BY: ROSANNE SIMUNOVIC MAY 19TH, 2005
Last week, I stated that I sincerely hoped that our Final Three could bring a higher level of star quality and musical standard to the Idol stage, as I felt that the competition had waned since the premature elimination of some of the previous competitors of this year’s Top 12.
This week, we finally had ourselves a competition and, in one particular instance, a true star materialized before our disbelieving eyes. Although the other two singers desperately tried to raise their bar, neither could reach the level attained by one sole artist – Mr. Bo Bice! So, without further delay, here is the second last Vocal Master Class article of the American Idol 4 season.
To quickly access individual singers, simply click on the singer’s link below and, voila, with the touch of a click, you will be forwarded to your favorite singer’s link! Enjoy and please let me know what you think!
Bo Bice “Don’t Let The Sun Go Down On Me” originally performed by Elton John; “In A Dream” originally performed by Badlands and “I Can’t Get No Satisfaction“ originally performed by The Rolling Stones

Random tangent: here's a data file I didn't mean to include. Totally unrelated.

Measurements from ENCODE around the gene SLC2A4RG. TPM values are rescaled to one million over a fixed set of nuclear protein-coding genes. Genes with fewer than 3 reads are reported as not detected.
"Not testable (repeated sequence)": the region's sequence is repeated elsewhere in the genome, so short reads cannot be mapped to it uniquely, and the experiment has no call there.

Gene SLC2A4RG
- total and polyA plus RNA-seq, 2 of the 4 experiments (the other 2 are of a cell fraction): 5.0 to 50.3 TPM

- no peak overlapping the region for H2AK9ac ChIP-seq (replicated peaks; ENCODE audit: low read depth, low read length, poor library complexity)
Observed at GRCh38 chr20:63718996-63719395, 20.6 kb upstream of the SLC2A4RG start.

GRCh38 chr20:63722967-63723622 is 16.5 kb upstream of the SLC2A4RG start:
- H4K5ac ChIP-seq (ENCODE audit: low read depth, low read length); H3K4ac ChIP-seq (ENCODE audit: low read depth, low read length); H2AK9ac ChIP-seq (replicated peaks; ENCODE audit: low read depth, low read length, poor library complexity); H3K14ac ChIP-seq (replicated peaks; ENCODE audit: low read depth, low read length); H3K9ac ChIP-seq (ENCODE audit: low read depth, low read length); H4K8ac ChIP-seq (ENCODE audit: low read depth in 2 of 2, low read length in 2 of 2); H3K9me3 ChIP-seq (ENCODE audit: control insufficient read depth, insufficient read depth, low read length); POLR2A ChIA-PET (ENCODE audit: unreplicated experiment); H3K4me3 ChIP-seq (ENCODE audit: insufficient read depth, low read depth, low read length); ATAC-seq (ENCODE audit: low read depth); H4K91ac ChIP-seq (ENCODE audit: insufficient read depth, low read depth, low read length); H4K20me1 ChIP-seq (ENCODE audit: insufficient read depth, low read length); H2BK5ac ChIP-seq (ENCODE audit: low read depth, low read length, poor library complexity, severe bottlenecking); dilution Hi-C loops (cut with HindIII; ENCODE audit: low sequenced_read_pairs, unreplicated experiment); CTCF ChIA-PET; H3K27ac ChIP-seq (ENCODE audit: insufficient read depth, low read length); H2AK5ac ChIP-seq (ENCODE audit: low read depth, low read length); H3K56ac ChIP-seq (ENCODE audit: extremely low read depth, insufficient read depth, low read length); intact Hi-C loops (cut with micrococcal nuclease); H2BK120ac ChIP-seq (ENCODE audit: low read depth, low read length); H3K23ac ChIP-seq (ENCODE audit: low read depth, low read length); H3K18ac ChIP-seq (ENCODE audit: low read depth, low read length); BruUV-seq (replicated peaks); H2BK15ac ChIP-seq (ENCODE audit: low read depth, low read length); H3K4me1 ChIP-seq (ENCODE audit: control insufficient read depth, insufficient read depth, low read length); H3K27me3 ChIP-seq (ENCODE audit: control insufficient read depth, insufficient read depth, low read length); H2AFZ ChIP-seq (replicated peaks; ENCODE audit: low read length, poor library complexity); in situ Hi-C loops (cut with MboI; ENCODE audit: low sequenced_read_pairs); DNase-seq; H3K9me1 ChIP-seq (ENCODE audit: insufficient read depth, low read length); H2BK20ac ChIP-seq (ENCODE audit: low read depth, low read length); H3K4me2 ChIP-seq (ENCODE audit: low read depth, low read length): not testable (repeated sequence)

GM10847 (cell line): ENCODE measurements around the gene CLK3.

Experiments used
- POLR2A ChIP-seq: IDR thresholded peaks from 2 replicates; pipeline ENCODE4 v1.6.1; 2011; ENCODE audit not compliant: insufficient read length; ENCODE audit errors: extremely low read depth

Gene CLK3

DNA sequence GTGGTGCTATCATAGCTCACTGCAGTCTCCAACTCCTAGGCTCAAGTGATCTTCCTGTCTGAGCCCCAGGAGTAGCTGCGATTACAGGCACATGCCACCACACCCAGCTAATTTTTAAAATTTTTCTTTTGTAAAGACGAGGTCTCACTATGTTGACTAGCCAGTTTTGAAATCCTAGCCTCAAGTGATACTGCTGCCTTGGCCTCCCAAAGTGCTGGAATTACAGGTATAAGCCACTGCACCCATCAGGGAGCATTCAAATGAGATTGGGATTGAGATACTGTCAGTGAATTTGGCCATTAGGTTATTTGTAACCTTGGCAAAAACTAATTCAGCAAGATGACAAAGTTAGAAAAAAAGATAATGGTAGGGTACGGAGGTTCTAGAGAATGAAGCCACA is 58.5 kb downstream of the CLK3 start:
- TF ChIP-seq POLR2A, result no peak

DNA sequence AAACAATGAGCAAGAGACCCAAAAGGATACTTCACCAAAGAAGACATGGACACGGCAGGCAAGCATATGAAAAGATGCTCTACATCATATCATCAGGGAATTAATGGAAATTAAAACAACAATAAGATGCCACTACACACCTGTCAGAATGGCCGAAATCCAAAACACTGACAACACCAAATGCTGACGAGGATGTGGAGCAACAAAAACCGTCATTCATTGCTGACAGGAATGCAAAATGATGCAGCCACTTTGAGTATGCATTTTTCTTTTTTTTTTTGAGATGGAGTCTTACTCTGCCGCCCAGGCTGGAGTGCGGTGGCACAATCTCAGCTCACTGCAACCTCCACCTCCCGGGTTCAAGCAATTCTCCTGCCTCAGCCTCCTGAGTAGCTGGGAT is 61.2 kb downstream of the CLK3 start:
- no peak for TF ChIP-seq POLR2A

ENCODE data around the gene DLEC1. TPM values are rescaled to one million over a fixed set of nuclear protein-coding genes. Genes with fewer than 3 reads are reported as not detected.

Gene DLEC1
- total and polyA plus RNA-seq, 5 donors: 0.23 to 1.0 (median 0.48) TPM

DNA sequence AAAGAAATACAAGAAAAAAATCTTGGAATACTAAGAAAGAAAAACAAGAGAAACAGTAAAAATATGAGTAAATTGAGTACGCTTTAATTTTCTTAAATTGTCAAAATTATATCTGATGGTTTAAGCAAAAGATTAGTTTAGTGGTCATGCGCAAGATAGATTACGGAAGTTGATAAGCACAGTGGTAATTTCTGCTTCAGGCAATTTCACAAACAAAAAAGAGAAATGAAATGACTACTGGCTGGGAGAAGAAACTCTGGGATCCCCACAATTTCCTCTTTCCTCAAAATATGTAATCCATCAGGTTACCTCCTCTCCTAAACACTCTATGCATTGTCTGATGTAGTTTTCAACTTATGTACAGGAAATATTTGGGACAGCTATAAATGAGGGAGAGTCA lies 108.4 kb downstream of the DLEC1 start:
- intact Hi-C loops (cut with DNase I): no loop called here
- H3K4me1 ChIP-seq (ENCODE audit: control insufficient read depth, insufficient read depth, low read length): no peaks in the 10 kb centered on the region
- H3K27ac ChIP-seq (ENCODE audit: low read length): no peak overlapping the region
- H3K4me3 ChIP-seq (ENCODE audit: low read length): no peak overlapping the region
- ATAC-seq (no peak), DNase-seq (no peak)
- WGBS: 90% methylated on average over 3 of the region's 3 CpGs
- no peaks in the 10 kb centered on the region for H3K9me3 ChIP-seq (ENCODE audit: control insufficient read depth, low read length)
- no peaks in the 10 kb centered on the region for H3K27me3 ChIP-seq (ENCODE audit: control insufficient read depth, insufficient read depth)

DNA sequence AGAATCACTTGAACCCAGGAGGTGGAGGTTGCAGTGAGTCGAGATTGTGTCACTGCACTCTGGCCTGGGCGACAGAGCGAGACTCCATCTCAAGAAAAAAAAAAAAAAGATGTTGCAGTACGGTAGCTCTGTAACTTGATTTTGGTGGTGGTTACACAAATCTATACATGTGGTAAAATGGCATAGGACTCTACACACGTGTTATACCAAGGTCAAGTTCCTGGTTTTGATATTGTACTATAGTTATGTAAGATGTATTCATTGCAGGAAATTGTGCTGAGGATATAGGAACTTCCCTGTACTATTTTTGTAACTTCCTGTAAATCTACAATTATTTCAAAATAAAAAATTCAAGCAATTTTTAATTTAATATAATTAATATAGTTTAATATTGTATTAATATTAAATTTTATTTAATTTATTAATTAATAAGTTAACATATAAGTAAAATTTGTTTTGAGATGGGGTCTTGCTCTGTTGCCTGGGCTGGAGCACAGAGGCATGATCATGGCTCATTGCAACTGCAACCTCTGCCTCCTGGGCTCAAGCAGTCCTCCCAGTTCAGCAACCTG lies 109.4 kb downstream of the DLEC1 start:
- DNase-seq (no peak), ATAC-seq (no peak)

Strengths: Bo – what a week! You finally displayed the true depth and range of your vocal and performing talent by presenting us with a virtually flawless interpretation of three distinct song styles. In my previous Master Class articles, I have been pestering you to challenge and confront the bona fide extent of your artistic and vocal abilities. Thankfully, all of this was beautifully evident and clear this week and I congratulate you on three outstanding and stellar performances.
Your first song, selected by Clive Davis, was a great medium for your specific voice and artistic passion. I know many people were surprised to hear you sing this song so well, but not this writer. Elton John is a versatile and all round performer, capable of writing and performing songs in every genre – including the rock genre. Those of you who were fortunate to see Canadian Idol Season One finalist Billy Klippert perform a very rocking and memorable version of Elton’s Levon would agree with this summation.
So, it was wonderful to hear you sing Don’t Let the Sun Go Down On Me with the appropriate angst and longing conveyed through the poetry in the song text. It is meant to be sung with outstanding vocal nuances and, Bo, you allowed this important expressive element to permeate the entire song selection. Your voice embraced the melodic lines with raw and fiery emotion and your natural rock influence added energy and passion to this poignant number.